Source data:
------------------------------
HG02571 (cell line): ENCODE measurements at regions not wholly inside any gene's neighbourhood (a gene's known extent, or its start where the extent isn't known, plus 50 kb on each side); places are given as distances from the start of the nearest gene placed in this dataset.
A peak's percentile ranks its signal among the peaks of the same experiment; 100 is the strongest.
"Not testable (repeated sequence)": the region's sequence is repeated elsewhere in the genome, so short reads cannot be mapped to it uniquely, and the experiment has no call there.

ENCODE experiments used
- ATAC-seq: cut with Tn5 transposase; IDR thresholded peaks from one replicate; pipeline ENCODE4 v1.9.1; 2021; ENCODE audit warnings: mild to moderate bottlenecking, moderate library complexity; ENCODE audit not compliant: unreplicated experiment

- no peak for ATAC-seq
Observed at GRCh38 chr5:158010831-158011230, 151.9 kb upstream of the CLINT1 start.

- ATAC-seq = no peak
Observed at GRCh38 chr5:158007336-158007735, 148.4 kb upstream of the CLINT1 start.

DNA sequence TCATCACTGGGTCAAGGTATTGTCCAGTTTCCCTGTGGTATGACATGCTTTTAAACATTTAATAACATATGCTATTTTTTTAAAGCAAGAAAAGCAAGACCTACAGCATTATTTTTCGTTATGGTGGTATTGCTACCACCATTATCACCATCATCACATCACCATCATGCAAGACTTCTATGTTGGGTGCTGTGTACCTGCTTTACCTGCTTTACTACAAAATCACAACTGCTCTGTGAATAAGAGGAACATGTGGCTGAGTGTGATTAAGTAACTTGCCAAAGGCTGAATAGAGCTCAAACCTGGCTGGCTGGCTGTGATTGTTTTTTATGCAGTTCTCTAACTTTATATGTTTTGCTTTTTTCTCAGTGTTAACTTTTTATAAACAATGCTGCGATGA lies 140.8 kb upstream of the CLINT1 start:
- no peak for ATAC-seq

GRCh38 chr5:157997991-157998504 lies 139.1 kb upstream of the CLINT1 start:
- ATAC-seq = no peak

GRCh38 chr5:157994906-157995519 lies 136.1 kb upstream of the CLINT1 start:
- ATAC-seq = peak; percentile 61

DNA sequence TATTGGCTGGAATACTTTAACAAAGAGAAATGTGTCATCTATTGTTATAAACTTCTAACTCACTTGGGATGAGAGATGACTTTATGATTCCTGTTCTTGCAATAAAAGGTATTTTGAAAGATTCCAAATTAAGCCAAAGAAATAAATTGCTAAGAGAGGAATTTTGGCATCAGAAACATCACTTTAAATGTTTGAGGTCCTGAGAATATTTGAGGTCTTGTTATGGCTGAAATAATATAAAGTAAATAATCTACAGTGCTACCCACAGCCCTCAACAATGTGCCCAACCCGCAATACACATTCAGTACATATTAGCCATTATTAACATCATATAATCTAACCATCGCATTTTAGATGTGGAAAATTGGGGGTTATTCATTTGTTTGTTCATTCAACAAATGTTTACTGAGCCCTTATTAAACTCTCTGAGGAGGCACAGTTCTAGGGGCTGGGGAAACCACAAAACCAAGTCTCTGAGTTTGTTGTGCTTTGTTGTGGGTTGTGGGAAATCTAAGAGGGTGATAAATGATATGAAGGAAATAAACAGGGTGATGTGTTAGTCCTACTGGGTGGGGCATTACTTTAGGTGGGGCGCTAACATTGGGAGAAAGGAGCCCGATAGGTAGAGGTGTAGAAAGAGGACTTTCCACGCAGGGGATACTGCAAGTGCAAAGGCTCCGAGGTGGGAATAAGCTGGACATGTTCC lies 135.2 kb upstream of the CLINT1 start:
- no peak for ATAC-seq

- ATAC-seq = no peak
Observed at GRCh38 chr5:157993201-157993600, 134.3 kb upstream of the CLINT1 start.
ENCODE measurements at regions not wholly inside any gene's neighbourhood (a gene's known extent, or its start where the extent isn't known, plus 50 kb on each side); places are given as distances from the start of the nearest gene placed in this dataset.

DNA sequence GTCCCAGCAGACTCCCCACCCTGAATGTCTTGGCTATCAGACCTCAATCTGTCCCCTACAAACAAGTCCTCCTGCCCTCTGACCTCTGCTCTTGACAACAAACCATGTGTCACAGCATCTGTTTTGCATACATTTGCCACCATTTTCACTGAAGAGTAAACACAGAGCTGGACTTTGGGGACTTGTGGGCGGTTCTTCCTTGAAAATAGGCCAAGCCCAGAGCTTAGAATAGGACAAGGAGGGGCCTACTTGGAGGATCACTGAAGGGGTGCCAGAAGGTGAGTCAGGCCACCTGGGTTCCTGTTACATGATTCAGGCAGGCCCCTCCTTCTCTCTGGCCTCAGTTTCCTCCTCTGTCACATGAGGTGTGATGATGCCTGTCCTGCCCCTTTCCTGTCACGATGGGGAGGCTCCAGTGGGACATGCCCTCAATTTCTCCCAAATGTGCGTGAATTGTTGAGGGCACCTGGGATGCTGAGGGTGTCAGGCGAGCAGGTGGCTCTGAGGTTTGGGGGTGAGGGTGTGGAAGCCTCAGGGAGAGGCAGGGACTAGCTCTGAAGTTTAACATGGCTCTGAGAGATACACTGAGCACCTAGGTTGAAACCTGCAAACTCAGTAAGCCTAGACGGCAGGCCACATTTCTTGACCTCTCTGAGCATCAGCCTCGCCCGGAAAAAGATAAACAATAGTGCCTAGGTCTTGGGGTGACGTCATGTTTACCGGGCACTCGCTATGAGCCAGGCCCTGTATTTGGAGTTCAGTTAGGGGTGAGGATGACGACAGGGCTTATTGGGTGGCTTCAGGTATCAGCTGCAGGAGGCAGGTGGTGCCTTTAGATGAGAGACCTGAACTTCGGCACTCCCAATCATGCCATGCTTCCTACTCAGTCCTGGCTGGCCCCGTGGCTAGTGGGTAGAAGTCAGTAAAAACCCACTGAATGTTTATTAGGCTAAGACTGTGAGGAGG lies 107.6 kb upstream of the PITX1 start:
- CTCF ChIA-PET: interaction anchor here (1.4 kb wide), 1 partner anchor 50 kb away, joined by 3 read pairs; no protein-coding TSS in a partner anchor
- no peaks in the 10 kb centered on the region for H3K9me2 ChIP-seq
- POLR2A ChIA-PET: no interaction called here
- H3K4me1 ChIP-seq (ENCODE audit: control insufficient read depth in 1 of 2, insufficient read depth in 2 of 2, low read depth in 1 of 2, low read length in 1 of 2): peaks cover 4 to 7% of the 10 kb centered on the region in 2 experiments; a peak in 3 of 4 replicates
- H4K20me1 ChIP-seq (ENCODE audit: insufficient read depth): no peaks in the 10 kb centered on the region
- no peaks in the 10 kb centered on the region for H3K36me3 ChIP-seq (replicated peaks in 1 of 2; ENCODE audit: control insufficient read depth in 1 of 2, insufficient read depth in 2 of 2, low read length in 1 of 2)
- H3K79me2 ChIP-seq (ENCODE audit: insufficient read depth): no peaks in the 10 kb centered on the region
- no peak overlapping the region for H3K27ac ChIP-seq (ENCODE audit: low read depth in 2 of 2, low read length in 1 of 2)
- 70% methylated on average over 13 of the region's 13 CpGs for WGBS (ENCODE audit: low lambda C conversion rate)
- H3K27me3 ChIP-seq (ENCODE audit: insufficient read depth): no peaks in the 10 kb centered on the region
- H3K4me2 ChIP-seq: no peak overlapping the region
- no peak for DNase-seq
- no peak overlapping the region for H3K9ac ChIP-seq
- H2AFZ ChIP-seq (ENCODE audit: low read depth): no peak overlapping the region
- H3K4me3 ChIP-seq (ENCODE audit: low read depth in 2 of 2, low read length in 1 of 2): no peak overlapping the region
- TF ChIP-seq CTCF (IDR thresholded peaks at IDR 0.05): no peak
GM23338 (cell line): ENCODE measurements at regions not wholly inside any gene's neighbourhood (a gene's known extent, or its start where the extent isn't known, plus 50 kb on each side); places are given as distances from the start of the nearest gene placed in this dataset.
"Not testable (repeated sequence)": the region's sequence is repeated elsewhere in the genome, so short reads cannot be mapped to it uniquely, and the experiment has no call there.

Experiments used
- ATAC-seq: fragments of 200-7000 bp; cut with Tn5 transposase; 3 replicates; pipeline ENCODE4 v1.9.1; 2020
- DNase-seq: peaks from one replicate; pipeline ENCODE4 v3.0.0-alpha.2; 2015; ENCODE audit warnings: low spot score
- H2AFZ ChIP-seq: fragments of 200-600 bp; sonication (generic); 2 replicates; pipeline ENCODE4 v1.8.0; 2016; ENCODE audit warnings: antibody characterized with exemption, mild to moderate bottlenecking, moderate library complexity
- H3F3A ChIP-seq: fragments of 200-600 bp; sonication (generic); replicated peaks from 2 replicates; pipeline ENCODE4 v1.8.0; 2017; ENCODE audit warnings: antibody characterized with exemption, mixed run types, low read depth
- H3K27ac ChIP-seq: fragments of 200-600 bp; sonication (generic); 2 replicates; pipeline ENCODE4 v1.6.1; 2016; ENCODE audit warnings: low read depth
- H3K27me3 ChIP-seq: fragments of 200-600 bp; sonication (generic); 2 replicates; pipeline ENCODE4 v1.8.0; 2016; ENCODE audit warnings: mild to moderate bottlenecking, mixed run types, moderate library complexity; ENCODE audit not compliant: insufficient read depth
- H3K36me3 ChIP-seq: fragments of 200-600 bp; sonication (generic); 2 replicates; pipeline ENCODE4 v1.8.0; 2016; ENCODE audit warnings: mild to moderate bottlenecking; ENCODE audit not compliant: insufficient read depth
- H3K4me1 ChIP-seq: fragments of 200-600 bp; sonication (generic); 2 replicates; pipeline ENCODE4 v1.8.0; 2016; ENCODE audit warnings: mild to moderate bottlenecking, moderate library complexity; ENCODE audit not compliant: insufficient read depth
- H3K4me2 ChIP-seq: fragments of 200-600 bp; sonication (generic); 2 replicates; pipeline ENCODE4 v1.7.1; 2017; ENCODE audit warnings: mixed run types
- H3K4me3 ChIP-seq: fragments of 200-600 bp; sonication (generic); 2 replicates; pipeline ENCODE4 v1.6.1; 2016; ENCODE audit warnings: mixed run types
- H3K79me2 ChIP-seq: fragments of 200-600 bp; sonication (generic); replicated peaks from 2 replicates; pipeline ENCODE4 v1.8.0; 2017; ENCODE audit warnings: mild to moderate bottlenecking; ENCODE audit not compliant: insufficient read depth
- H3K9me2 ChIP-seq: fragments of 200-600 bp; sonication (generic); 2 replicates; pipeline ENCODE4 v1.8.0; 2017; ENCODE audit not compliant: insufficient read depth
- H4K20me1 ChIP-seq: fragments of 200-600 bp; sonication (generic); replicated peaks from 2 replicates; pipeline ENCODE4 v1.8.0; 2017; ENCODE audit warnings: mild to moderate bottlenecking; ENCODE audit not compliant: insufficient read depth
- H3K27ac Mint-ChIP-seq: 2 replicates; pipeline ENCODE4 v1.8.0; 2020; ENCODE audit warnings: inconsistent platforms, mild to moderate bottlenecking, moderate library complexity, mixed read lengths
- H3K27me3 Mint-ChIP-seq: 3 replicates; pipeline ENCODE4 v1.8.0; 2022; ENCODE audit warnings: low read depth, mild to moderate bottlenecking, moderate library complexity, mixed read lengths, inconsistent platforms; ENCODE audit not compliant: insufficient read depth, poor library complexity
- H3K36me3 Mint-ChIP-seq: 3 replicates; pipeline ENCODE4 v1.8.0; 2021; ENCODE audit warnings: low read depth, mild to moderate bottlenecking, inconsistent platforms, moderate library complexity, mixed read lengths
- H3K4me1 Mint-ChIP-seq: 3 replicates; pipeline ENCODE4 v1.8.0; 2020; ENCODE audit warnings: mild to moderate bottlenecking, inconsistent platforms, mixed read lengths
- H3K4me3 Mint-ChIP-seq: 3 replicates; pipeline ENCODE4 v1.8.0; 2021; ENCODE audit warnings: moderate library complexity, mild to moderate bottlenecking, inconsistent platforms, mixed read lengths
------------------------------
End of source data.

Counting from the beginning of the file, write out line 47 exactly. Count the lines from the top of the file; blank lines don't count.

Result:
- H3K36me3 ChIP-seq: fragments of 200-600 bp; sonication (generic); 2 replicates; pipeline ENCODE4 v1.8.0; 2016; ENCODE audit warnings: mild to moderate bottlenecking; ENCODE audit not compliant: insufficient read depth